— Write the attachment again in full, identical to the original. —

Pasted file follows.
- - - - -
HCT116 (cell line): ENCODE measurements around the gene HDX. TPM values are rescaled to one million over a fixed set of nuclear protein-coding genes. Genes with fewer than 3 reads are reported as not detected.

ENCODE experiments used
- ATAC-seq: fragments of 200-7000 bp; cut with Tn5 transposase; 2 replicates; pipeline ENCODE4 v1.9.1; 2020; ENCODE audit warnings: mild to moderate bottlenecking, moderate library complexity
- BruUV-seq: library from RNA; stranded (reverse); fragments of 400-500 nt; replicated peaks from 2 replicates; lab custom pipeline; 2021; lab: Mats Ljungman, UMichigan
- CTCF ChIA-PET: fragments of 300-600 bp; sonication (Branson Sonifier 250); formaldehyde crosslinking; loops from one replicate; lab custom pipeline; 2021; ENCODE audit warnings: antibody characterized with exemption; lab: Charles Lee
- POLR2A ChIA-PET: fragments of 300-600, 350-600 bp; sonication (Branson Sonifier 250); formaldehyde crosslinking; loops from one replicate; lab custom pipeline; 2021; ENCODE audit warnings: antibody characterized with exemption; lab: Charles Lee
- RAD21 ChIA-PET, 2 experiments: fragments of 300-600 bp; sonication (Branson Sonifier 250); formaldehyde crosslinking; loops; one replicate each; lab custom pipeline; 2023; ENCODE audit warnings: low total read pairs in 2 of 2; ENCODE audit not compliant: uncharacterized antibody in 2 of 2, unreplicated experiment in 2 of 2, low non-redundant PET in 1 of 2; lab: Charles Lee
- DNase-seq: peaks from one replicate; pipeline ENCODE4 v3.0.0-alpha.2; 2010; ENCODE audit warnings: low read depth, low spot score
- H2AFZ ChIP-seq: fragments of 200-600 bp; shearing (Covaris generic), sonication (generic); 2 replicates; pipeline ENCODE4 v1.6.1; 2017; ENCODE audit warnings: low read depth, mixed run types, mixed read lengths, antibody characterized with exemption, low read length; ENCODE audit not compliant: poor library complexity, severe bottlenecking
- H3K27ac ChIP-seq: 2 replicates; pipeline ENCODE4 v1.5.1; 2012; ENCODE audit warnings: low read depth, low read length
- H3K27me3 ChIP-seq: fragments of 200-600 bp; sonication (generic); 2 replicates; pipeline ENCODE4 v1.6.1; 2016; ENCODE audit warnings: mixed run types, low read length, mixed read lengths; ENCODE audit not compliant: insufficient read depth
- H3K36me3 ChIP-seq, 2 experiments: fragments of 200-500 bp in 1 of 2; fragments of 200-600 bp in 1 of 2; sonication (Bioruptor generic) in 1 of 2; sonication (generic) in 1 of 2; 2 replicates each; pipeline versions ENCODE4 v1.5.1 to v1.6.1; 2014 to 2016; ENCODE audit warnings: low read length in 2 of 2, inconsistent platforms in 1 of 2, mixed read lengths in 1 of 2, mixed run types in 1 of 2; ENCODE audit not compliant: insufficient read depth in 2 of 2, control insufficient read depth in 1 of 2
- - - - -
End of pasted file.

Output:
HCT116 (cell line): ENCODE measurements around the gene HDX. TPM values are rescaled to one million over a fixed set of nuclear protein-coding genes. Genes with fewer than 3 reads are reported as not detected.

ENCODE experiments used
- ATAC-seq: fragments of 200-7000 bp; cut with Tn5 transposase; 2 replicates; pipeline ENCODE4 v1.9.1; 2020; ENCODE audit warnings: mild to moderate bottlenecking, moderate library complexity
- BruUV-seq: library from RNA; stranded (reverse); fragments of 400-500 nt; replicated peaks from 2 replicates; lab custom pipeline; 2021; lab: Mats Ljungman, UMichigan
- CTCF ChIA-PET: fragments of 300-600 bp; sonication (Branson Sonifier 250); formaldehyde crosslinking; loops from one replicate; lab custom pipeline; 2021; ENCODE audit warnings: antibody characterized with exemption; lab: Charles Lee
- POLR2A ChIA-PET: fragments of 300-600, 350-600 bp; sonication (Branson Sonifier 250); formaldehyde crosslinking; loops from one replicate; lab custom pipeline; 2021; ENCODE audit warnings: antibody characterized with exemption; lab: Charles Lee
- RAD21 ChIA-PET, 2 experiments: fragments of 300-600 bp; sonication (Branson Sonifier 250); formaldehyde crosslinking; loops; one replicate each; lab custom pipeline; 2023; ENCODE audit warnings: low total read pairs in 2 of 2; ENCODE audit not compliant: uncharacterized antibody in 2 of 2, unreplicated experiment in 2 of 2, low non-redundant PET in 1 of 2; lab: Charles Lee
- DNase-seq: peaks from one replicate; pipeline ENCODE4 v3.0.0-alpha.2; 2010; ENCODE audit warnings: low read depth, low spot score
- H2AFZ ChIP-seq: fragments of 200-600 bp; shearing (Covaris generic), sonication (generic); 2 replicates; pipeline ENCODE4 v1.6.1; 2017; ENCODE audit warnings: low read depth, mixed run types, mixed read lengths, antibody characterized with exemption, low read length; ENCODE audit not compliant: poor library complexity, severe bottlenecking
- H3K27ac ChIP-seq: 2 replicates; pipeline ENCODE4 v1.5.1; 2012; ENCODE audit warnings: low read depth, low read length
- H3K27me3 ChIP-seq: fragments of 200-600 bp; sonication (generic); 2 replicates; pipeline ENCODE4 v1.6.1; 2016; ENCODE audit warnings: mixed run types, low read length, mixed read lengths; ENCODE audit not compliant: insufficient read depth
- H3K36me3 ChIP-seq, 2 experiments: fragments of 200-500 bp in 1 of 2; fragments of 200-600 bp in 1 of 2; sonication (Bioruptor generic) in 1 of 2; sonication (generic) in 1 of 2; 2 replicates each; pipeline versions ENCODE4 v1.5.1 to v1.6.1; 2014 to 2016; ENCODE audit warnings: low read length in 2 of 2, inconsistent platforms in 1 of 2, mixed read lengths in 1 of 2, mixed run types in 1 of 2; ENCODE audit not compliant: insufficient read depth in 2 of 2, control insufficient read depth in 1 of 2